The ‘person’ requires a mind in order to function in the world. This applies whether the person has Self-knowledge or not.
It is likely (though not necessary) that the mind of someone with Self-knowledge will be less prone to disturbance by desire/fear etc.
Continuing this new, short series presenting the booklet by Bimal Prasad, in which he answers some ‘Rarely Asked Questions’ on Life. Primarily from the perspective of Advaita, questions addressed include the nature of happiness, consciousness, mind and ego. There is also practical guidance on meditation in the final chapter. Answers are relevant and succinct, so that many of the issues of interest to the seeker are covered.
This fifth part looks at how we can be ‘in the present’ and at how the mind functions. See the Contents List or go straight to Part 5 of the series.
The complete (electronic form) booklet may also be purchased from Amazon.
Socrates is famous for claiming that ‘the unexamined life is not worth living’. If we simply go through our lives seeking pleasures for their own sake without ever looking for some sense of purpose and meaning, then we might as well not have existed. The hedonist’s retort to this is that, if we spend all of our lives searching for significance and fail to find any (whether or not there actually is one), then we have wasted our opportunity to enjoy it while we are able. The fact that many claim that there is a purpose, and that they themselves have realised this, is not really any help. Most of such people will be held by us to be deluded religious fanatics and their opinions will carry little weight. If there is meaning then it does seem that we must discover it for ourselves, perhaps by systematically examining all of the claims and deciding whether they are in any way justified. Continue reading →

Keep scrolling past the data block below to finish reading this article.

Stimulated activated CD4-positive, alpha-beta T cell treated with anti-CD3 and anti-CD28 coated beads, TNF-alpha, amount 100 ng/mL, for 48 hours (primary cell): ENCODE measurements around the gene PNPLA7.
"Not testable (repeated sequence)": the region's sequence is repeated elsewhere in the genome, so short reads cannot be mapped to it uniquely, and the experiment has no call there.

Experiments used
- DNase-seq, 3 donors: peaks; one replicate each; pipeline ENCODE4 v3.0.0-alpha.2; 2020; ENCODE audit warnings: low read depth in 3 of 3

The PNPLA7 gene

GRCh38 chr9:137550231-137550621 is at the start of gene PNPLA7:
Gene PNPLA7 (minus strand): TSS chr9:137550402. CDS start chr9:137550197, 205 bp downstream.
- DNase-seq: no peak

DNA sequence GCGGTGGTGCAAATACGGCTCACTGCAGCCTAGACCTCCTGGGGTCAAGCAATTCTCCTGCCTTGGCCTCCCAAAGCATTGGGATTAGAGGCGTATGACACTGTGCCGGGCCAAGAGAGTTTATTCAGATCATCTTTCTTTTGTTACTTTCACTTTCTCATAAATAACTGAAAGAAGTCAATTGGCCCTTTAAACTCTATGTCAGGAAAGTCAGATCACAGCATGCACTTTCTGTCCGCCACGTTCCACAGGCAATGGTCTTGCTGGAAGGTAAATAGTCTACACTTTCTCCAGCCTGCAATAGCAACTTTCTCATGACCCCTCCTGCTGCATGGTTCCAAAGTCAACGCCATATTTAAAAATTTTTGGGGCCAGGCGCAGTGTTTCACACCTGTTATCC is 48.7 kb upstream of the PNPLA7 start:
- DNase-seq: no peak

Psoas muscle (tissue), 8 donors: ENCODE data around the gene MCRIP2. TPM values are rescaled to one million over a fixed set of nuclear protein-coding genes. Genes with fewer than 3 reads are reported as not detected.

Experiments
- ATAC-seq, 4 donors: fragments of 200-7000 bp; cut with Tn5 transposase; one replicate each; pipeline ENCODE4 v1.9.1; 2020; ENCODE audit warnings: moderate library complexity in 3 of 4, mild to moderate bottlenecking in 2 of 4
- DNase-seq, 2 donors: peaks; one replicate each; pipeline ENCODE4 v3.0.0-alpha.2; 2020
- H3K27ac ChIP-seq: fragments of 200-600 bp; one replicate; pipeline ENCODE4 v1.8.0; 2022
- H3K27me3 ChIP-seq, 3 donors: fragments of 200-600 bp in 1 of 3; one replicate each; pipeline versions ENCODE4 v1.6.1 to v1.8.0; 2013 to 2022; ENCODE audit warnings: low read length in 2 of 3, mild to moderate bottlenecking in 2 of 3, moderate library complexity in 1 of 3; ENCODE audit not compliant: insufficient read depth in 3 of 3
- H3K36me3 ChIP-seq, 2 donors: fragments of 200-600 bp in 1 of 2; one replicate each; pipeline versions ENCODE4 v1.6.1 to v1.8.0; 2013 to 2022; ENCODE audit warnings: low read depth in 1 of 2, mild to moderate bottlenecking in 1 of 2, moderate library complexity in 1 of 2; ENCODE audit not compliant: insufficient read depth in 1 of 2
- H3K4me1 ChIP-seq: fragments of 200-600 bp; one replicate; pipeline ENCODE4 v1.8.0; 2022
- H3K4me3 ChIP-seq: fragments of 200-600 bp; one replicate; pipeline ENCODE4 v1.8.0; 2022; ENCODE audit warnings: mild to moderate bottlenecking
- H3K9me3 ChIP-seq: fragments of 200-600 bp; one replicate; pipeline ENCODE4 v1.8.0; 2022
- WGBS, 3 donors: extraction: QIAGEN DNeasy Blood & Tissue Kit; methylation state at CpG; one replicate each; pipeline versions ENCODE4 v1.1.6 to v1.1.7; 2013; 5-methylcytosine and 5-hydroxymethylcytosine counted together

I have just received notification of the webinars which are being run by Chinmaya International Foundation. These are conducted on-line with audio and video content, covering both introductory and advanced texts – an opportunity to study with a traditional teacher when you do not have physical access to one! They are for serious students and feature Q & A sessions (in both directions!). Sounds excellent!
Here are brief details of current courses:
For more details about the courses and how to apply, look at their website.
If any visitor to this site takes up the offer, I would be interested in hearing back from them as to how they get on.
The Critique of Pure Reason is a long and intricate text. Most of what I discussed in Parts I and II is material covered just in the Introduction! In this final installment of our Kant series, we’ll briefly discuss the first formal section of the CPR, the Transcendental Aesthetic, where Kant elucidates his radical view of space and time. Also, from a later section of the critique, we will examine Kant’s notion of the transcendental synthetic unity of apperception, and I will argue that he is essentially talking about Atman in Western philosophical terms. Continue reading →